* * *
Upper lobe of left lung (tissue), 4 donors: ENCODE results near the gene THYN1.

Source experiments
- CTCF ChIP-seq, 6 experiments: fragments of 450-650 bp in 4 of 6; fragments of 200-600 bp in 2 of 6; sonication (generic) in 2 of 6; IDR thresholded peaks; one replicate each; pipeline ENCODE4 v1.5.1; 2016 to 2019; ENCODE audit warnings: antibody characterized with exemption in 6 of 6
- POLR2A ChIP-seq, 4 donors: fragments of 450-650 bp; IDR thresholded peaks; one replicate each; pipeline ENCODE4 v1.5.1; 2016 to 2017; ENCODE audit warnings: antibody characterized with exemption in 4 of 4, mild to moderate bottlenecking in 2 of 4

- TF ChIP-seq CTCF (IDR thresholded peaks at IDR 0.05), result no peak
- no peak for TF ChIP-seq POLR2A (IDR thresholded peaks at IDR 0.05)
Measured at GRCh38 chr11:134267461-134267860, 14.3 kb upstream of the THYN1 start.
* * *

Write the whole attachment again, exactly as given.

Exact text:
Upper lobe of left lung (tissue), 4 donors: ENCODE results near the gene THYN1.

Source experiments
- CTCF ChIP-seq, 6 experiments: fragments of 450-650 bp in 4 of 6; fragments of 200-600 bp in 2 of 6; sonication (generic) in 2 of 6; IDR thresholded peaks; one replicate each; pipeline ENCODE4 v1.5.1; 2016 to 2019; ENCODE audit warnings: antibody characterized with exemption in 6 of 6
- POLR2A ChIP-seq, 4 donors: fragments of 450-650 bp; IDR thresholded peaks; one replicate each; pipeline ENCODE4 v1.5.1; 2016 to 2017; ENCODE audit warnings: antibody characterized with exemption in 4 of 4, mild to moderate bottlenecking in 2 of 4

- TF ChIP-seq CTCF (IDR thresholded peaks at IDR 0.05), result no peak
- no peak for TF ChIP-seq POLR2A (IDR thresholded peaks at IDR 0.05)
Measured at GRCh38 chr11:134267461-134267860, 14.3 kb upstream of the THYN1 start.